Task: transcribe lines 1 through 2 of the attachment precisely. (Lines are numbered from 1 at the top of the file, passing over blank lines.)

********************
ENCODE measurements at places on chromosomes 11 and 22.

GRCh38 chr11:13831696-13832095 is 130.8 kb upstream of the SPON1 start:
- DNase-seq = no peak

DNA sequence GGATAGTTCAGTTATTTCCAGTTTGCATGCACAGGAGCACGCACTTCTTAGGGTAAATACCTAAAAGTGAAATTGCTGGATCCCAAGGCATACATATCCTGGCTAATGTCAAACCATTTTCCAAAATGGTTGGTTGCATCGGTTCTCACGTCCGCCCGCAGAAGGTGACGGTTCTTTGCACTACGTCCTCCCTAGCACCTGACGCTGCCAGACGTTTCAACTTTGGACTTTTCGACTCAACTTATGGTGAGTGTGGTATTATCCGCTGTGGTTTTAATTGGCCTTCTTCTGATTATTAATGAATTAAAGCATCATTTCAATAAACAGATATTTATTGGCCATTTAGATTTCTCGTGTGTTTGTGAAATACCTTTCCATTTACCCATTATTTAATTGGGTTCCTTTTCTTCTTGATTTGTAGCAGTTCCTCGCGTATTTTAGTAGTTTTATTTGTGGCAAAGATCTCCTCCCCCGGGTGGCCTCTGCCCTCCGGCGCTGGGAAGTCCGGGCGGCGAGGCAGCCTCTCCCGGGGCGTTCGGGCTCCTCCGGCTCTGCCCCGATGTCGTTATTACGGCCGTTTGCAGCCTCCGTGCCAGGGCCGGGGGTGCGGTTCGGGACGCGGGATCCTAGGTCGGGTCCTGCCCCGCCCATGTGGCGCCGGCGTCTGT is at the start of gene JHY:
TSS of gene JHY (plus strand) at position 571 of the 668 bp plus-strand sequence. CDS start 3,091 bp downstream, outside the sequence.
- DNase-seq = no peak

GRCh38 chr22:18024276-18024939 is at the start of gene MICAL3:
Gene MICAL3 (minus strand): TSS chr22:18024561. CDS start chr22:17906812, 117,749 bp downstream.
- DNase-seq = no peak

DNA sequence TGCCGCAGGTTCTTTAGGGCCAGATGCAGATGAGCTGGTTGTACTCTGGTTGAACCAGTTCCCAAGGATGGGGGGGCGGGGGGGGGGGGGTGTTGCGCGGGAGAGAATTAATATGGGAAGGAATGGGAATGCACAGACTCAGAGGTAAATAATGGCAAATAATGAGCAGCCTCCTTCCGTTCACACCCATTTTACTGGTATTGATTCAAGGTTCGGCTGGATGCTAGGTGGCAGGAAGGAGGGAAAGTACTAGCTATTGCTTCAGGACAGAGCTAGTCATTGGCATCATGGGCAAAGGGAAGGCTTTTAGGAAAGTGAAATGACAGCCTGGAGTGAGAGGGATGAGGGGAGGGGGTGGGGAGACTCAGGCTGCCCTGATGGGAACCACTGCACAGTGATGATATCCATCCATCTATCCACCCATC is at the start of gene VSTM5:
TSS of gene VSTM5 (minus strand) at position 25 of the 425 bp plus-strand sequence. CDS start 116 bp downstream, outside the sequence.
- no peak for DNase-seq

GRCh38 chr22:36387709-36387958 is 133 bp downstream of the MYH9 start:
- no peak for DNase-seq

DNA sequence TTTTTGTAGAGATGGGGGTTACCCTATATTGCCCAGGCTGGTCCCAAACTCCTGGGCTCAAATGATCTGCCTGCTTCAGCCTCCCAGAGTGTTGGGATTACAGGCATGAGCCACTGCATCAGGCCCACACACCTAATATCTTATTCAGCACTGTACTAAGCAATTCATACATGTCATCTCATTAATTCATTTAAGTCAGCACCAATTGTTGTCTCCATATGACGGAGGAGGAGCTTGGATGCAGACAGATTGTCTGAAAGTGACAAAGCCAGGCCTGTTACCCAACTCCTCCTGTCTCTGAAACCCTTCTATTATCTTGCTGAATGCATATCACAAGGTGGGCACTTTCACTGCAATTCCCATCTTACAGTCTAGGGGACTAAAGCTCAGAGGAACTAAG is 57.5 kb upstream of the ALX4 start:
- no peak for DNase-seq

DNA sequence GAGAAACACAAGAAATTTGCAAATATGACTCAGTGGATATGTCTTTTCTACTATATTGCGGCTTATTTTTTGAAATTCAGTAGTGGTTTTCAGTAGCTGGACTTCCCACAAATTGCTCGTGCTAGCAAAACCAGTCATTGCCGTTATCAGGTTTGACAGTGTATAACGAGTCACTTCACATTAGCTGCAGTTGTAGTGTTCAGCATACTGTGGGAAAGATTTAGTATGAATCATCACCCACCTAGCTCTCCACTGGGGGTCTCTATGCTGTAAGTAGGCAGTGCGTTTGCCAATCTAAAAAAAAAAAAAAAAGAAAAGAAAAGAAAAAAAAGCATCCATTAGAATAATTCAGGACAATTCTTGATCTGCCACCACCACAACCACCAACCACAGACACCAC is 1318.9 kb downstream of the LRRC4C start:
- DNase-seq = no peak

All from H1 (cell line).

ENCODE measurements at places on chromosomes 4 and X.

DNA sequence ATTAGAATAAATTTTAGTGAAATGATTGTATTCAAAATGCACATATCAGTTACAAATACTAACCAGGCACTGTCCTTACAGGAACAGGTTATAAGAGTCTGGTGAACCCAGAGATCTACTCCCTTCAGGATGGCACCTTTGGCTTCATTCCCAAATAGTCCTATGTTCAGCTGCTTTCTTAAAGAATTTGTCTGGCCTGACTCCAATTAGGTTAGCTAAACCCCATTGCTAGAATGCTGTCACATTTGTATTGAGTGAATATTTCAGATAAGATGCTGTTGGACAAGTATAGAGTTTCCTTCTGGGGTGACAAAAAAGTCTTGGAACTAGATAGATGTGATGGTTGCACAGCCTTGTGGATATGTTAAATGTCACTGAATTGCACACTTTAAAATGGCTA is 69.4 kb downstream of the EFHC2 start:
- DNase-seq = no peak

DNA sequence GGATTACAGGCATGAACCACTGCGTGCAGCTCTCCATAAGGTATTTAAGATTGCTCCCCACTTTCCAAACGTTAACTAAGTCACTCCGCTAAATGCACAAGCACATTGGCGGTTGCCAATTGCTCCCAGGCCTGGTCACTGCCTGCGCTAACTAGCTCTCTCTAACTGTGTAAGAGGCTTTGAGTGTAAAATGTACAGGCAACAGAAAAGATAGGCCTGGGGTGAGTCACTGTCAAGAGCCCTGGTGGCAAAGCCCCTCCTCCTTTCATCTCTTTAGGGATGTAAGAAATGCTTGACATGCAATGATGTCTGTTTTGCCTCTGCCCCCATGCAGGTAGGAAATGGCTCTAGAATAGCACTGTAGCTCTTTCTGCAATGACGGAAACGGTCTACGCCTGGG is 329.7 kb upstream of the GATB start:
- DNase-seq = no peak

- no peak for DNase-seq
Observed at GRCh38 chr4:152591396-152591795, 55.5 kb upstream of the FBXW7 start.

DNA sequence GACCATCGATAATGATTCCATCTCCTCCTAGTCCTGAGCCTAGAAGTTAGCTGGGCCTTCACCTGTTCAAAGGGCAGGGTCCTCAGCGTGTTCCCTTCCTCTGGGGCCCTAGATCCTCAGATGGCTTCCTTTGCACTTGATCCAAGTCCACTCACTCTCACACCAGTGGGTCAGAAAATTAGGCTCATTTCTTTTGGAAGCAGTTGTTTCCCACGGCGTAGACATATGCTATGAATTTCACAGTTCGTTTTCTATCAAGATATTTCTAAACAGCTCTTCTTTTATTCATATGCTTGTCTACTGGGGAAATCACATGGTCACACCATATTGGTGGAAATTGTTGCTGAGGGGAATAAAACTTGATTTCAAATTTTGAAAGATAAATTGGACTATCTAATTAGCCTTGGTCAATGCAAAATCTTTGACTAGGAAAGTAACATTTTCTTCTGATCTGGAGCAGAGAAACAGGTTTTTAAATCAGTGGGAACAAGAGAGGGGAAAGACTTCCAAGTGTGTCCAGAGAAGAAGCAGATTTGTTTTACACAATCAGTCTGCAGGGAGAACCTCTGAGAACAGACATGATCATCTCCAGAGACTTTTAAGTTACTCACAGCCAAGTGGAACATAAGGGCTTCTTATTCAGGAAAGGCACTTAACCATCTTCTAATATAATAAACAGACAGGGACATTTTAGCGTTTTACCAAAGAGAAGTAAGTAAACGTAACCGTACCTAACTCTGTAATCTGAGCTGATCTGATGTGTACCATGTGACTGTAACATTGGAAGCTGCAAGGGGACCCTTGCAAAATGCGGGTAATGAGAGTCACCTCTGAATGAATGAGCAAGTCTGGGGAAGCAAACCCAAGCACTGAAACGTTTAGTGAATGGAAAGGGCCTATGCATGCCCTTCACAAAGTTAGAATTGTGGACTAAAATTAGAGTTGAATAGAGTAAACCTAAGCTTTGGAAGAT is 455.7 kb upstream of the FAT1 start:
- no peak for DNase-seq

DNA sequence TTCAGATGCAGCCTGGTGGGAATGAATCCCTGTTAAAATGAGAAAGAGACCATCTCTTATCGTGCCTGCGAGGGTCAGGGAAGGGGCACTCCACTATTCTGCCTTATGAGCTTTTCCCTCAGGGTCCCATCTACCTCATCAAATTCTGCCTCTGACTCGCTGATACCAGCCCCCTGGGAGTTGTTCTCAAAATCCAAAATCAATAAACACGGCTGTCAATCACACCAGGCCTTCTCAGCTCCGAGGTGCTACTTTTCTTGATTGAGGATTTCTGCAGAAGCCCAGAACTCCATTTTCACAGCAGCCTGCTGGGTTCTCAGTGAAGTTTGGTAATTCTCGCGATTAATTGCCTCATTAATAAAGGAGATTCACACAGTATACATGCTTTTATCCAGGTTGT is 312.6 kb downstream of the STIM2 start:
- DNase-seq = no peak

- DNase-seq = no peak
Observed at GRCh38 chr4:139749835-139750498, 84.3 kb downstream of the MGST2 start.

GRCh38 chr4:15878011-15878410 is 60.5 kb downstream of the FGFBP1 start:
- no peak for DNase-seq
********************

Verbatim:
ENCODE measurements at places on chromosomes 11 and 22.

GRCh38 chr11:13831696-13832095 is 130.8 kb upstream of the SPON1 start: